pressure positioned off the southeast U.S and a longwave trough
across southern Canada. As is typical with this type of
synoptic set- up in autumn, guidance shows a baroclinic zone
positioned southwest to northeast across eastern New York and western
New England. A shortwave within the base of the trough looks to
swing from the Great Lakes towards the northeast which should
provide sufficient forcing for ascent along the temperature
gradient to produce some showers. There is still notable
discrepancies among the latest members of the model suite but we
sided with the European model (ecmwf) solution as it seems the most reasonable.
The CMC-New Hampshire keep US mainly dry and the GFS looks much too wet.
Therefore, we placed chance pops for all areas during the day
Friday but kept most below 50% pops in case the wave along the
front develops further to our east. Showers generally seem to be
light as the better forcing may not arrive until the boundary
shifts to our east.

Temperatures Friday were a bit challenging since the baroclinic
zone should exit as a cold front with a cool Canadian air mass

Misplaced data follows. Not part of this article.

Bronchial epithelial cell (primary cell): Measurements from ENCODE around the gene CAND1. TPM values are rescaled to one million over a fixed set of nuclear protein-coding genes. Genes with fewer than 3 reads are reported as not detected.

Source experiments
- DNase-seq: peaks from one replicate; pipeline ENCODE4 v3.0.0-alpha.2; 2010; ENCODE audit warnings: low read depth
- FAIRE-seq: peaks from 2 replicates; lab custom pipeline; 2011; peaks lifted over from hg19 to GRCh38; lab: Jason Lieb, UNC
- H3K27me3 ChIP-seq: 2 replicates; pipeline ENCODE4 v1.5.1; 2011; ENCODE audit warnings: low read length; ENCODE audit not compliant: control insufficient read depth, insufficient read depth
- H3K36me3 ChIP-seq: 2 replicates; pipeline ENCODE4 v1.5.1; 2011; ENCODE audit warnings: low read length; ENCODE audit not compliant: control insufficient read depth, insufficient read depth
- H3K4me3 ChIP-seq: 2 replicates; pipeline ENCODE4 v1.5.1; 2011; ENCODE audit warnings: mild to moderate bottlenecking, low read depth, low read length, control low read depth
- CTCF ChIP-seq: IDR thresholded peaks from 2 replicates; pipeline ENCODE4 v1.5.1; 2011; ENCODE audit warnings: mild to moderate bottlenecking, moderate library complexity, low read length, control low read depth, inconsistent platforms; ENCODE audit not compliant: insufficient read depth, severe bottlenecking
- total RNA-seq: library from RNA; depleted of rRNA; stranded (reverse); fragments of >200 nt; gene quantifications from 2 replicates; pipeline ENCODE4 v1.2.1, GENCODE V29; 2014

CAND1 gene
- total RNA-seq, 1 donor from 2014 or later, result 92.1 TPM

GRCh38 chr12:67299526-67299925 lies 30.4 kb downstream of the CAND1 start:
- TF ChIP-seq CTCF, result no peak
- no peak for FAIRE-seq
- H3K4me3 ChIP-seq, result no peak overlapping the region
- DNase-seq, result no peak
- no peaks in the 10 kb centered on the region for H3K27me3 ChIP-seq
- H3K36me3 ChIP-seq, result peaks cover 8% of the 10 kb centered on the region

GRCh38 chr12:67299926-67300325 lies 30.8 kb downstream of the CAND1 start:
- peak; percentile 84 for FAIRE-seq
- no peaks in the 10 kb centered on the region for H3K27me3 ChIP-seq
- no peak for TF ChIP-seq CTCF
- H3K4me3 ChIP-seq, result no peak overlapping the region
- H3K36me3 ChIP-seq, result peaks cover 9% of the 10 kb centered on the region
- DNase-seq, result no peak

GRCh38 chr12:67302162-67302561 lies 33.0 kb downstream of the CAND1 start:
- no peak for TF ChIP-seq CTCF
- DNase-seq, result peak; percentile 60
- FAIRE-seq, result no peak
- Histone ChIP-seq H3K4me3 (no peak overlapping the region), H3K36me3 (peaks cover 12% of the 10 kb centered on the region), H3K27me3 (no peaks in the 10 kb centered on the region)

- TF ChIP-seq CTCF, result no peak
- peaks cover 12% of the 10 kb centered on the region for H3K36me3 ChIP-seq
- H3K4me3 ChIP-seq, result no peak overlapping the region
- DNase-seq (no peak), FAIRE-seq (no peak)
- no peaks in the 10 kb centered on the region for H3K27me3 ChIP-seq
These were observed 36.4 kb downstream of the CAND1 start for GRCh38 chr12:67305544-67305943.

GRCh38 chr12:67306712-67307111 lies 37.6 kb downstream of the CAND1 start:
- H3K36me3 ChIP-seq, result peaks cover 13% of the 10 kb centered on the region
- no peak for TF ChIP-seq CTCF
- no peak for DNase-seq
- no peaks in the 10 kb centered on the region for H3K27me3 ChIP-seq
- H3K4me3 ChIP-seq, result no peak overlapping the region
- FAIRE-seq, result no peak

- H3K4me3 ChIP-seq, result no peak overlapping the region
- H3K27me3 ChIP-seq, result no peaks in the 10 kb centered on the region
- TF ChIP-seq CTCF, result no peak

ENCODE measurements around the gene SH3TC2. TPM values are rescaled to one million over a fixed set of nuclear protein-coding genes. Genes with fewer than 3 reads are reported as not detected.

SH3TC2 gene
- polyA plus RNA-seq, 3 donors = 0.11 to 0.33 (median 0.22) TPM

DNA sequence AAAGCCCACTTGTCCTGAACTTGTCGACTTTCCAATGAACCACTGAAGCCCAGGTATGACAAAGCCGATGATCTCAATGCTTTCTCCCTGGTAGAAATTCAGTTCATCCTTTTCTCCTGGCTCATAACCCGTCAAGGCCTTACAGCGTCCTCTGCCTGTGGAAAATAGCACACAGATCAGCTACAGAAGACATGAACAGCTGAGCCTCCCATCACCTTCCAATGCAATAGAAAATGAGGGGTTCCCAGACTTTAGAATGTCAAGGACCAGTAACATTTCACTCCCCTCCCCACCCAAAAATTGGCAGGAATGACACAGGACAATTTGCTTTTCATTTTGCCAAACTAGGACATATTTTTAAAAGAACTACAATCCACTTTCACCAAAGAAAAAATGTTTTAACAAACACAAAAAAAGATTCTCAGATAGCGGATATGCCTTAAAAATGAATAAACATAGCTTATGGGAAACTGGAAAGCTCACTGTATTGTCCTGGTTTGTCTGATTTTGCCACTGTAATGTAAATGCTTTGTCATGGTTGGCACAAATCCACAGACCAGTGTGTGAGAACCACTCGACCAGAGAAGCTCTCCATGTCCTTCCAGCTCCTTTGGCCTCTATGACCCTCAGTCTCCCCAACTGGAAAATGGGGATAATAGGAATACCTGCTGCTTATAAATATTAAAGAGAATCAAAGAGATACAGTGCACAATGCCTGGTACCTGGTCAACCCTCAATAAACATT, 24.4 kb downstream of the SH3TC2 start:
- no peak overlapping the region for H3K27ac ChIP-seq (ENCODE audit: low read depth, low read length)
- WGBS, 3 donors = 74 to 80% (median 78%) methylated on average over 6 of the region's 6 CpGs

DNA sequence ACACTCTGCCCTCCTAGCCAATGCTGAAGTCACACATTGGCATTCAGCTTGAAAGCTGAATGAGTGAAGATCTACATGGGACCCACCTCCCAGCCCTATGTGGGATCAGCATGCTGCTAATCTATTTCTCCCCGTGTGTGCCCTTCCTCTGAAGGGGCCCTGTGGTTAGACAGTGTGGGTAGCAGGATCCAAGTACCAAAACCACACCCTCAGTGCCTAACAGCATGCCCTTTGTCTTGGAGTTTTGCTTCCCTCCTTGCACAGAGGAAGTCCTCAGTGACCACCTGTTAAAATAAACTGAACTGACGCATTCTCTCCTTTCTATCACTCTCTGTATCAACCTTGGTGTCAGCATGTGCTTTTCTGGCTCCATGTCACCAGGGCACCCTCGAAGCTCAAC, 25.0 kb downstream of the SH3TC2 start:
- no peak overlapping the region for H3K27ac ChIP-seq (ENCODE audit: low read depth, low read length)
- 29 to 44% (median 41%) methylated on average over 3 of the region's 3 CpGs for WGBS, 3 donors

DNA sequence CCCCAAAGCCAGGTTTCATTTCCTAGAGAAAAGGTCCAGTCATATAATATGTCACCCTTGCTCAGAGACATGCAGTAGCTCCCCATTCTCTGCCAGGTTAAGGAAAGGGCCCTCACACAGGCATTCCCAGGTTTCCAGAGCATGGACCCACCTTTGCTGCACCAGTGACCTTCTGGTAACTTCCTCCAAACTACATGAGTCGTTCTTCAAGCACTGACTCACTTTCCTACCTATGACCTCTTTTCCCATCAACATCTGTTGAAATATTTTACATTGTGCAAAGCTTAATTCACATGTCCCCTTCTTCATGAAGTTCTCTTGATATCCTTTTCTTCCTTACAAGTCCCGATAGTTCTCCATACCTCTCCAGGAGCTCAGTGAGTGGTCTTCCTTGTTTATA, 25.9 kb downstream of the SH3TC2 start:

sliding in as the boundary departs. Since both the CMC and European model (ecmwf)
keep the shortwave flatter, the warmer air on the east side of
the boundary may not have the needed forcing to push it
northward into our region. Thus, we sided with the cooler end of
guidance and show high temperatures staying in the 50s.

Our boundary exits as a cold front Friday night taking the
showers with it. The westerly flow in its wake should advect in
the cooler Canadian air mass characterized by 850mb isotherms
ranging -1c to - 4c into our area. Since the Delta-ts between
the sfc waters of Lake Ontario and the air mass moving overhead
look meet the critical 13c threshold, some lake enhanced
showers/clouds could linger into Saturday morning. Temperatures
overnight should cool into the 30s as cold air advection sets in
and showers in the higher terrain of the Adirondacks could mix
with some snow. No accumulations expected at this Time.

Lake effect clouds/showers may linger into Saturday morning but